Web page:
Interpretive Summary: The protein hormone product of the ob gene, leptin, has been implicated in the control of food intake and body composition. The principal site of leptin production is the adipocyte, and circulating concentrations of leptin have been positively correlated with body fat mass in humans and rodents, with limited data available in other species. Recently, four investigations were conducted to evaluate the relationship between circulating concentrations of leptin and carcass composition and quality in beef cattle and swine. Our objectives were to determine if circulating levels of leptin were indicative of beef and pork carcass quality and composition and to determine the composition and quality factors which significantly correlated with serum levels of leptin. The beef studies consisted of 3 investigations. Two of the studies were conducted at Miles City, MT with two groups of crossbred steers and heifers managed under feedlot conditions. The first group (Beef 1), consisted of 88 ½Red Angus, ¼Charolais, and ¼Tarentaise composite steers and the second group (Beef 2), consisted of 91 F2 steers and heifers born to Limousin, Hereford, or Piedmontese by Beef 2 F1 cows crossed to F1 bulls of similar genetic makeup. Beef 1 and Beef 2 cattle were harvested between 14 and 17 months of age with an average hot carcass weight (HCW) of 293.9 and 276.9 ± 3.4 kg, respectively. A third group of cattle in this investigation consisted of steers (average HCW = 343.9 ± 3.6 kg) entered into the 2001 Missouri State Beef carcass contest (Beef 3), which represented various genotypes, raised under diverse management conditions. The swine study consisted of single survey of 310 barrows and gilts entered in the 2000 National Barrow Show Sire Progeny Test (Pork 1). Breeds were Berkshire (n = 138), Chester White (n = 37), Duroc (n = 40), Landrace (n = 27), Poland China (n = 26), and Yorkshire (n = 42). Serum samples were collected from pigs upon entry on test (approximately 34 kg BW) and again 24 h prior to harvest (approximately 111 kg BW). Serum concentrations of leptin from cattle and swine were determined using a heterologous leptin radioimmunoassay validated for use in these and other species in our lab. All beef and pork carcass data measurements were collected by trained personnel. Serum concentrations of leptin at harvest were significantly correlated with subcutaneous back fat thickness (r = 0.34 to 0.51; P < 0.01) and marbling score (r = 0.10 to 0.50; P < 0.06) across all four studies. In Beef 2 and Pork 1, circulating concentrations of leptin were negatively correlated with ribeye area (r = -0.45 and -0.30, respectively; P < 0.001) however, this relationship did not exist in either Beef 1 or Beef 3. In Beef 1 and Beef 2, kidney, pelvic, and heart scores were significantly correlated with serum concentrations of leptin (r = 0.42 and 0.56; P < 0.001) however, this relationship was not found to exist in the Beef 3 investigation. In Beef 1, Beef 2, and Beef 3, carcass yield grade was associated with leptin (r = 0.19, 0.52, and 0.19, respectively; P < 0.10). In Pork 1, Berkshire pigs had greater serum concentrations of leptin (6.93 ng/ml) than all breeds (P < 0.05) except Poland China (6.80 ng/ml) at harvest. Barrows had greater serum concentrations of leptin than did gilts (6.83 and 3.71 ng/ml; P < 0.001). Further research is necessary to determine if leptin may be used in conjunction with other measurements to predict live animal carcass composition.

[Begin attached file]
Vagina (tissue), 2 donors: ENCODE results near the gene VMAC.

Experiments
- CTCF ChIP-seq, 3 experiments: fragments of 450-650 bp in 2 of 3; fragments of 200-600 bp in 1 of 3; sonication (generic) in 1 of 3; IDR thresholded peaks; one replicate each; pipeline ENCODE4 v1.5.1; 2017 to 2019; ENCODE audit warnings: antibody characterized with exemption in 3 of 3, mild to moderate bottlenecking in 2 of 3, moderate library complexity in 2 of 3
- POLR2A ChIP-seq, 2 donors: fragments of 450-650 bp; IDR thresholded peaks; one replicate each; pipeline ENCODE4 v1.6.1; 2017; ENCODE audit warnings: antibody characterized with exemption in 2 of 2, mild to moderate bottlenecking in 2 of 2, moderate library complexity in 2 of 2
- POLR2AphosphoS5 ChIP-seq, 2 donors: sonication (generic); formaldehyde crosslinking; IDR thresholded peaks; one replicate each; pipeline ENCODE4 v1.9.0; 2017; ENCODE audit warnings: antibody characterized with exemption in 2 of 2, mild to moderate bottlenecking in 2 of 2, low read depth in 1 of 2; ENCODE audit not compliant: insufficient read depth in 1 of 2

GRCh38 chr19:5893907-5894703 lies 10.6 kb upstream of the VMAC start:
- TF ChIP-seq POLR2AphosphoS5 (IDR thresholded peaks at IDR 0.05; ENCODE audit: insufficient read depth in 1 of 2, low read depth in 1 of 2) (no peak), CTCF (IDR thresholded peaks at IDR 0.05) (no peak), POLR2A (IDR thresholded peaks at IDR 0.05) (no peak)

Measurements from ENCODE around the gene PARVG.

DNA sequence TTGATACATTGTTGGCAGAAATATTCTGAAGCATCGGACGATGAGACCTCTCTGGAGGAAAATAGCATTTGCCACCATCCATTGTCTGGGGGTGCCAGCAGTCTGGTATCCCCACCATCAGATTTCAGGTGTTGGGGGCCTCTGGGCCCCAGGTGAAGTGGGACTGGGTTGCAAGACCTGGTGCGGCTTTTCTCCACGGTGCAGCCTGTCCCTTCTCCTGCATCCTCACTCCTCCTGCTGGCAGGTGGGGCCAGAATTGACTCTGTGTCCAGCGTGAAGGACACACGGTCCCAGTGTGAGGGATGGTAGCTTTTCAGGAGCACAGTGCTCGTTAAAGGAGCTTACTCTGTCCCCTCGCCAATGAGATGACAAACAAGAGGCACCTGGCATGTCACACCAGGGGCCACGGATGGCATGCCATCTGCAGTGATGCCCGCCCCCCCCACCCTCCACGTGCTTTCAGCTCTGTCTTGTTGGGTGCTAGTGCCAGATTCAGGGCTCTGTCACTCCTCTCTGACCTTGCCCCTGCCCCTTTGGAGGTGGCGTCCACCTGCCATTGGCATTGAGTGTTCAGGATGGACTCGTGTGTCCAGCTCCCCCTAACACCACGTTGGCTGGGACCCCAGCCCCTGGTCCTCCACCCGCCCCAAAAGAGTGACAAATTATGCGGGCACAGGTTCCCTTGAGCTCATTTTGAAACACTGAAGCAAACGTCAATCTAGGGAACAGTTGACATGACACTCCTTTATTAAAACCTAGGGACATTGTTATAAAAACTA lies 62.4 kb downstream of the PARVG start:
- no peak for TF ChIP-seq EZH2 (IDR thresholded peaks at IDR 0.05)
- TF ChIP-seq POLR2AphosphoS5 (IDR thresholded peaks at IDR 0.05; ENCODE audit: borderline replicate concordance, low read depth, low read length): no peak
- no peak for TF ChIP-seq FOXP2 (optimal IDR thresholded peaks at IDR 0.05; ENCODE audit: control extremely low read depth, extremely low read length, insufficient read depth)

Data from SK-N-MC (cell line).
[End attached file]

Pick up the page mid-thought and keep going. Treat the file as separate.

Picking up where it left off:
Technical Abstract: The protein hormone product of the ob gene, leptin, has been implicated in the control of food intake and body composition. The principal site of leptin production is the adipocyte, and circulating concentrations of leptin have been positively correlated with body fat mass in humans and rodents, with limited data available in other species. Recently, four investigations were conducted to evaluate the relationship between circulating concentrations of leptin and carcass composition and quality in beef cattle and swine. Our objectives were to determine if circulating levels of leptin were indicative of beef and pork carcass quality and composition and to determine the composition and quality factors which significantly correlated with serum levels of leptin. The beef studies consisted of 3 investigations. Two of the studies were conducted at Miles City, MT with two groups of crossbred steers and heifers managed under feedlot conditions. The first group (Beef 1), consisted of 88 ½Red Angus, ¼Charolais, and ¼Tarentaise composite steers and the second group (Beef 2), consisted of 91 F2 steers and heifers born to Limousin, Hereford, or Piedmontese by Beef 2 F1 cows crossed to F1 bulls of similar genetic makeup. Beef 1 and Beef 2 cattle were harvested between 14 and 17 months of age with an average hot carcass weight (HCW) of 293.9 and 276.9 ± 3.4 kg, respectively. A third group of cattle in this investigation consisted of steers (average HCW = 343.9 ± 3.6 kg) entered into the 2001 Missouri State Beef carcass contest (Beef 3), which represented various genotypes, raised under diverse management conditions. The swine study consisted of single survey of 310 barrows and gilts entered in the 2000 National Barrow Show Sire Progeny Test (Pork 1). Breeds were Berkshire (n = 138), Chester White (n = 37), Duroc (n = 40), Landrace (n = 27), Poland China (n = 26), and Yorkshire (n = 42). Serum samples were collected from pigs upon entry on test (approximately 34 kg BW) and again 24 h prior to harvest (approximately 111 kg BW). Serum concentrations of leptin from cattle and swine were determined using a heterologous leptin radioimmunoassay validated for use in these and other species in our lab. All beef and pork carcass data measurements were collected by trained personnel. Serum concentrations of leptin at harvest were significantly correlated with subcutaneous back fat thickness (r = 0.34 to 0.51; P < 0.01) and marbling score (r = 0.10 to 0.50; P < 0.06) across all four studies. In Beef 2 and Pork 1, circulating concentrations of leptin were negatively correlated with ribeye area (r = -0.45 and -0.30, respectively; P < 0.001) however, this relationship did not exist in either Beef 1 or Beef 3. In Beef 1 and Beef 2, kidney, pelvic, and heart scores were significantly correlated with serum concentrations of leptin (r = 0.42 and 0.56; P < 0.001) however, this relationship was not found to exist in the Beef 3 investigation. In Beef 1, Beef 2, and Beef 3, carcass yield grade was associated with leptin (r = 0.19, 0.52, and 0.19, respectively; P < 0.10). In Pork 1, Berkshire pigs had greater serum concentrations of leptin (6.93 ng/ml) than all breeds (P < 0.05) except Poland China (6.80 ng/ml) at harvest. Barrows had greater serum concentrations of leptin than did gilts (6.83 and 3.71 ng/ml; P < 0.001). Further research is necessary to determine if leptin may be used in conjunction with other measurements to predict live animal carcass composition.

Last Modified: 9/23/2014